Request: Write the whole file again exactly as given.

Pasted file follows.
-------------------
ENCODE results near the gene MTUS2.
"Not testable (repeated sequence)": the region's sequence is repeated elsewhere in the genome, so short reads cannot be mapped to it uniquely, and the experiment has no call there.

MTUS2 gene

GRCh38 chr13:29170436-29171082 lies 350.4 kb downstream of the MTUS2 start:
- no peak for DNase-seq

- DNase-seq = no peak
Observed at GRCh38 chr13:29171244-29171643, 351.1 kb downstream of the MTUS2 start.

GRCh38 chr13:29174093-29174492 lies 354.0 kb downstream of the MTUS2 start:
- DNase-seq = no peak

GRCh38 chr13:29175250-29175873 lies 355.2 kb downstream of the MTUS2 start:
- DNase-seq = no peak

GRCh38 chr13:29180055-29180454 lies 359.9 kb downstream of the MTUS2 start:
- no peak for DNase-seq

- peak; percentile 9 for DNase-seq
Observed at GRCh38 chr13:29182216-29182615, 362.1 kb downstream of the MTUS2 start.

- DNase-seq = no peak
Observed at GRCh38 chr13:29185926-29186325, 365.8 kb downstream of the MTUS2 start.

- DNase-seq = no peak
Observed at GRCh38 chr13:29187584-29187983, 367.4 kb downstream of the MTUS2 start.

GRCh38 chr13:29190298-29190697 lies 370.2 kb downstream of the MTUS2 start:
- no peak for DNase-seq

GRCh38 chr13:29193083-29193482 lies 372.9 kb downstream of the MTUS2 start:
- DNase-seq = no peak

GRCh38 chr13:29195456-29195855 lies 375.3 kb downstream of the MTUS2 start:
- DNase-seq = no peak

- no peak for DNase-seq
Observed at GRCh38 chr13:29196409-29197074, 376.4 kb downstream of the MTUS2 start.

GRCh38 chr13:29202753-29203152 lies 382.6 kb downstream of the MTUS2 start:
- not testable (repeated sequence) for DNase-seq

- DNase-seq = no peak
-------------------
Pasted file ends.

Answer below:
ENCODE results near the gene MTUS2.
"Not testable (repeated sequence)": the region's sequence is repeated elsewhere in the genome, so short reads cannot be mapped to it uniquely, and the experiment has no call there.

MTUS2 gene

GRCh38 chr13:29170436-29171082 lies 350.4 kb downstream of the MTUS2 start:
- no peak for DNase-seq

- DNase-seq = no peak
Observed at GRCh38 chr13:29171244-29171643, 351.1 kb downstream of the MTUS2 start.

GRCh38 chr13:29174093-29174492 lies 354.0 kb downstream of the MTUS2 start:
- DNase-seq = no peak

GRCh38 chr13:29175250-29175873 lies 355.2 kb downstream of the MTUS2 start:
- DNase-seq = no peak

GRCh38 chr13:29180055-29180454 lies 359.9 kb downstream of the MTUS2 start:
- no peak for DNase-seq

- peak; percentile 9 for DNase-seq
Observed at GRCh38 chr13:29182216-29182615, 362.1 kb downstream of the MTUS2 start.

- DNase-seq = no peak
Observed at GRCh38 chr13:29185926-29186325, 365.8 kb downstream of the MTUS2 start.

- DNase-seq = no peak
Observed at GRCh38 chr13:29187584-29187983, 367.4 kb downstream of the MTUS2 start.

GRCh38 chr13:29190298-29190697 lies 370.2 kb downstream of the MTUS2 start:
- no peak for DNase-seq

GRCh38 chr13:29193083-29193482 lies 372.9 kb downstream of the MTUS2 start:
- DNase-seq = no peak

GRCh38 chr13:29195456-29195855 lies 375.3 kb downstream of the MTUS2 start:
- DNase-seq = no peak

- no peak for DNase-seq
Observed at GRCh38 chr13:29196409-29197074, 376.4 kb downstream of the MTUS2 start.

GRCh38 chr13:29202753-29203152 lies 382.6 kb downstream of the MTUS2 start:
- not testable (repeated sequence) for DNase-seq

- DNase-seq = no peak